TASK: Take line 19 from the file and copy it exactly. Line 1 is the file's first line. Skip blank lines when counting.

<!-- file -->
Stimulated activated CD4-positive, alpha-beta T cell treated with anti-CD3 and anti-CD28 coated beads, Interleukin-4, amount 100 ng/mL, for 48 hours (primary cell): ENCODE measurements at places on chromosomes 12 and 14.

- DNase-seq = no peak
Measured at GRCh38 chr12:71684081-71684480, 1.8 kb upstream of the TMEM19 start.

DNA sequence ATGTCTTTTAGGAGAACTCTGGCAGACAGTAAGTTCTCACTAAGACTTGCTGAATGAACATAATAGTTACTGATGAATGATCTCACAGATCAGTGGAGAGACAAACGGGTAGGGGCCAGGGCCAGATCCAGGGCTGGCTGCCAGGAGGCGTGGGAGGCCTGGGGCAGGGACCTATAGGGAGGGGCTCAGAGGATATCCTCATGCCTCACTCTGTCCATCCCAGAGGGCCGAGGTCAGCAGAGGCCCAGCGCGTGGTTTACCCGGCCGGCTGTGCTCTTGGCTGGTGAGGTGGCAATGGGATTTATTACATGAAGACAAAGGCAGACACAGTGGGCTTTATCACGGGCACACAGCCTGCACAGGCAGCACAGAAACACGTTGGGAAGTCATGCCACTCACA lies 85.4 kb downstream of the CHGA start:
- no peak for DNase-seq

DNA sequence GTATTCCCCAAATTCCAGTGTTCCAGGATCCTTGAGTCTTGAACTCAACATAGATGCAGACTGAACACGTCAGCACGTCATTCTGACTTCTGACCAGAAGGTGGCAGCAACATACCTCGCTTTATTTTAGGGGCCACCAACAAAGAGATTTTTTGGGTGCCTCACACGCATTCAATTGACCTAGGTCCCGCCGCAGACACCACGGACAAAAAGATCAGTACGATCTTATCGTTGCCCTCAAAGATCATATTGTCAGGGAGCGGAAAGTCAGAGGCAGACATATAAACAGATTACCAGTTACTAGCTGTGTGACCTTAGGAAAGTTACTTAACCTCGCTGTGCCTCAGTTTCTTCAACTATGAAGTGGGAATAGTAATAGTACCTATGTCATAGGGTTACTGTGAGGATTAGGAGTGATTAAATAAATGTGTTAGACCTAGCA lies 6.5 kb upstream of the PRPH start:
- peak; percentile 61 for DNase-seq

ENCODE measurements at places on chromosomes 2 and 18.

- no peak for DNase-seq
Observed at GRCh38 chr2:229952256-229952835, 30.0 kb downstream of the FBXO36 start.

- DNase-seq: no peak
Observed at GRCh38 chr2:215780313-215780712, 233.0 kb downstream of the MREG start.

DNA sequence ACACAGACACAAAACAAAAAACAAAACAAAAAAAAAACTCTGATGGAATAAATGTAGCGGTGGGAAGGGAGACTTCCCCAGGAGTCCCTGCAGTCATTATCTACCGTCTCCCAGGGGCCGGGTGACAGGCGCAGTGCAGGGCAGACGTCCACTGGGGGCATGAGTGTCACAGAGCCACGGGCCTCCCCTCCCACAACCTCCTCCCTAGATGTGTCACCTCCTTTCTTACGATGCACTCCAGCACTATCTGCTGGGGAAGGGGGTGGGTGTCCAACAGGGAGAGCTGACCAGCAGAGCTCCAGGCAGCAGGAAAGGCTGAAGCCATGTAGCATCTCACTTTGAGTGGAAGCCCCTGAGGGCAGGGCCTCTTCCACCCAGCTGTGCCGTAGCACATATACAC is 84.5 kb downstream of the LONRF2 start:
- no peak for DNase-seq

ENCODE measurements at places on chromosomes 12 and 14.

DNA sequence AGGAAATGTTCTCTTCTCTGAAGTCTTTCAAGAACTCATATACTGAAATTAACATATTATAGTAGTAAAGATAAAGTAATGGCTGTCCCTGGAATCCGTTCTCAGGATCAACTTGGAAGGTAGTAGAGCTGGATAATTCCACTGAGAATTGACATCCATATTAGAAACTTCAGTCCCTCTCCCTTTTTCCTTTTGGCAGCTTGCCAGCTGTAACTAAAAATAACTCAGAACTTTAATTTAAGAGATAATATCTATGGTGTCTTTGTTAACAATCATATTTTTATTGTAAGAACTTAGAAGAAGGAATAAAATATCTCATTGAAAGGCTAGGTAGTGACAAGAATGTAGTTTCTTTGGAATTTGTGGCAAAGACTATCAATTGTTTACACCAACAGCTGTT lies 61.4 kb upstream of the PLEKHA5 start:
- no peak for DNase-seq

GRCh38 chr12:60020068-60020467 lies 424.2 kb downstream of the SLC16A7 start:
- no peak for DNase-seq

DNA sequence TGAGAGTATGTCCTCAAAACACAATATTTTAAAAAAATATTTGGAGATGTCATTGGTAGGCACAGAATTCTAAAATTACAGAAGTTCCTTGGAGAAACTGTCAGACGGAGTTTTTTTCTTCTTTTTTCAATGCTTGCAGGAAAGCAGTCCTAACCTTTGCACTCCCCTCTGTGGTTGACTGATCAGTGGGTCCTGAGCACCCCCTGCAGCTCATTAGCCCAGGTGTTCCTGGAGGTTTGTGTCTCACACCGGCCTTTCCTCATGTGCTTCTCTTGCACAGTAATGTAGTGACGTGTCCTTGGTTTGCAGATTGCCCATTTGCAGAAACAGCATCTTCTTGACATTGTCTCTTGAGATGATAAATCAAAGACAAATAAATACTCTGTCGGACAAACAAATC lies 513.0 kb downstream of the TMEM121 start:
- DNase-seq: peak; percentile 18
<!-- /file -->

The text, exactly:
- no peak for DNase-seq